The Australian Government has taken the first step towards the development of a new offshore renewable energy industry through the introduction of the Offshore Electricity Infrastructure Bill 2021. This Bill provides a regulatory framework to support the construction, installation, commissioning, operation, maintenance and decommissioning of electricity transmission and renewable energy infrastructure in the Commonwealth offshore area.

This framework introduces a range of reforms, including powers for the Commonwealth Government to declare Commonwealth offshore areas to be used for offshore energy infrastructure, a new licencing system for infrastructure proponents, the establishment of a Registrar and the creation of a statutory Regulator to oversee the operations of the framework and an offshore electricity infrastructure levy. Proponents will be able to apply for a range of licences include feasibility licences, commercial licences, research and demonstration licences and transmission and infrastructure licences. This system will allow proponents to apply for specific licences for their activities in a staged approach, from feasibility testing to site development and operation of renewable energy and transmission facilities, or for other purposes altogether, such as conducting research into technology, systems, processes, exploitation and exploration of energy technology.

Offshore electricity infrastructure has already been embraced across the world in forms such as wave energy, and offshore wind, solar, battery and transmission technology. If enacted, this legislation will afford opportunities for innovative projects and research in the renewables and transmission space, large-scale electricity generation and a new array of site locations for energy projects.

In July 2021, Blue Economy Cooperative Research Centre (CRC) (administered by the Commonwealth Department of Industry, Science, Energy and Resources) confirmed that the industry is rapidly scaling up across the UK, Europe and Asia-Pacific as costs have fallen and the size of turbines and projects has increased dramatically. In Australia, there are currently more than 10 offshore wind projects proposed with a combined capacity of over 25 GW. The CRC report indicated that Queensland, Victoria, Tasmania, South Australia and Western Australia all have offshore wind resources in shallow waters (<60m) that are near to the coast (<50km) suited to fixed foundation turbines. However, all states also have large resources in deeper waters (>60m depth), suited to floating technologies, and for New South Wales the offshore wind resource is almost entirely in deeper waters.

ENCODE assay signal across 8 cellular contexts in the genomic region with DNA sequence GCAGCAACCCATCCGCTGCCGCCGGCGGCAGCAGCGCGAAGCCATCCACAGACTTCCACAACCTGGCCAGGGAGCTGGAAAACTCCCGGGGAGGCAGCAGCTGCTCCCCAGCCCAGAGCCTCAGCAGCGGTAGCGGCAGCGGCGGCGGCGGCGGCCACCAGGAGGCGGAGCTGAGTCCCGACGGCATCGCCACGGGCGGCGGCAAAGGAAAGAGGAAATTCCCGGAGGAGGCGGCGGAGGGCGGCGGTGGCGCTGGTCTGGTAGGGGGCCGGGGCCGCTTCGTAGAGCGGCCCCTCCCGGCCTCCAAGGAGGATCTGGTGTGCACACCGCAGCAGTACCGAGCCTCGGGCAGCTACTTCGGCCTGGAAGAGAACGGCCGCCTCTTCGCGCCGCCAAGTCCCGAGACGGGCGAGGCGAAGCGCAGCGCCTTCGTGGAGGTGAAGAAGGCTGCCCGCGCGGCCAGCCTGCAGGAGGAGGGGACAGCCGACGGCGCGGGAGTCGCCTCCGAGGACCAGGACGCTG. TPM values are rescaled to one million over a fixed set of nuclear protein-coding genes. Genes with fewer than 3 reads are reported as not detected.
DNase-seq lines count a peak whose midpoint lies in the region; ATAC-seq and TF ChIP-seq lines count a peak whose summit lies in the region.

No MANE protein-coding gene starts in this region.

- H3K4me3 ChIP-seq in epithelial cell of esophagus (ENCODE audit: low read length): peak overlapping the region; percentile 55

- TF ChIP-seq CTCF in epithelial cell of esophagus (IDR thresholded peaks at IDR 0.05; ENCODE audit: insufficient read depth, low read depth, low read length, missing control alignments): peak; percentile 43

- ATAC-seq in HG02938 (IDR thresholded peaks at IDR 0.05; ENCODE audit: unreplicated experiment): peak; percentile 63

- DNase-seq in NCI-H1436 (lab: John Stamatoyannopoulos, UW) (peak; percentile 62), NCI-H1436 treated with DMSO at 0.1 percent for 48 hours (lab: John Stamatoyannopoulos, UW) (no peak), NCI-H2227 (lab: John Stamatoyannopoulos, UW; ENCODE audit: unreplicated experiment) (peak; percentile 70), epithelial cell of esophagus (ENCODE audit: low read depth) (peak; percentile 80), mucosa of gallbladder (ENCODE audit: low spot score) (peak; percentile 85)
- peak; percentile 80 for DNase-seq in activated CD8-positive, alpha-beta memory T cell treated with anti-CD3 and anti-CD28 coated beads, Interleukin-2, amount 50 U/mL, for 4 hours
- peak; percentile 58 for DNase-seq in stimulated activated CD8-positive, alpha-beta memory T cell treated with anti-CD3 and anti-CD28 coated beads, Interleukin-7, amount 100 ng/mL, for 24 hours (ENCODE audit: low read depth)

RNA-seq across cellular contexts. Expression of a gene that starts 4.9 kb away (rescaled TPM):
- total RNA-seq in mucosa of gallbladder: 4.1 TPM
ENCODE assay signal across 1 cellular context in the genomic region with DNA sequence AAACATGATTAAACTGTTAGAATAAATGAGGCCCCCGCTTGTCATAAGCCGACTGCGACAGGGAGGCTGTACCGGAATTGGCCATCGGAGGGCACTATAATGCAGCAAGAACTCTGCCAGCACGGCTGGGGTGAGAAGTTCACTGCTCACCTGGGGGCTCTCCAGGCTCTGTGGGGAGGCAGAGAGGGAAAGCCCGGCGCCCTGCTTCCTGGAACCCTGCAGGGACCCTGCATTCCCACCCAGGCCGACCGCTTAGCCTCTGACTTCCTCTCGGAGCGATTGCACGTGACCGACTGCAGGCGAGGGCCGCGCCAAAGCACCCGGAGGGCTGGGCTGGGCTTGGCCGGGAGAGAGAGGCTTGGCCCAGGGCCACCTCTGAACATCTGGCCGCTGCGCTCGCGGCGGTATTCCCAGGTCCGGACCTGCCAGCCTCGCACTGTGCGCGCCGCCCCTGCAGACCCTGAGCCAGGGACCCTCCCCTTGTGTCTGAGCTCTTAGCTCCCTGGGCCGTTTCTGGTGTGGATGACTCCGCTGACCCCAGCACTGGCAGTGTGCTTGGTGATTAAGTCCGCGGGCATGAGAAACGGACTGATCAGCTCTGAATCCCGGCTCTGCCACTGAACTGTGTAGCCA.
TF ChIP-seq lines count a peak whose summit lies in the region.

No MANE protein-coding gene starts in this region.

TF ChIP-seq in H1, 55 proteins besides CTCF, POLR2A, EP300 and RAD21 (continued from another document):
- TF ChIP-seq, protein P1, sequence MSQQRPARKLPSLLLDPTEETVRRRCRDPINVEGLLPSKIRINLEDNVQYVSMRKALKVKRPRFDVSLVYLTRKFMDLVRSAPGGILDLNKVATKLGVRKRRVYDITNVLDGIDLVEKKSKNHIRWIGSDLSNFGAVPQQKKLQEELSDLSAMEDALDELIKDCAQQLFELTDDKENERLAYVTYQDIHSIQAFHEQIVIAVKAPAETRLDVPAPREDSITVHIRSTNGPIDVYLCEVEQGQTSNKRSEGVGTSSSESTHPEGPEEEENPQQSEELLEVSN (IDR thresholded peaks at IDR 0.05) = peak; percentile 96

Similar to the onshore renewable energy zones that have been established in recent years, significant planning will be required to establish viable locations for the development of offshore electricity infrastructure to ensure effective transmission, storage and grid connection whilst also minimising potential conflicts in the use of the marine domain (i.e. shipping corridors).

While the proposed legislative framework will introduce a new approval pathway, projects will still be required to complete a thorough environmental approval process including Commonwealth environmental assessment and approval under the Environment Protection and Biodiversity Conservation Act 1999 (Cth) for actions likely to have a significant impact on Commonwealth marine areas, listed threatened species and communities and listed migratory species. In addition, State-level planning approval and relevant environmental approvals will be required for those aspects of the project in State coastal waters or on State land. McCullough Robertson Lawyers has extensive experience in the complex and specialised approval processes across the energy sector as well as offshore development activities. The Bill has now been referred to the Senate Environment and Communications Legislation Committee with a report due on 14 October 2021.

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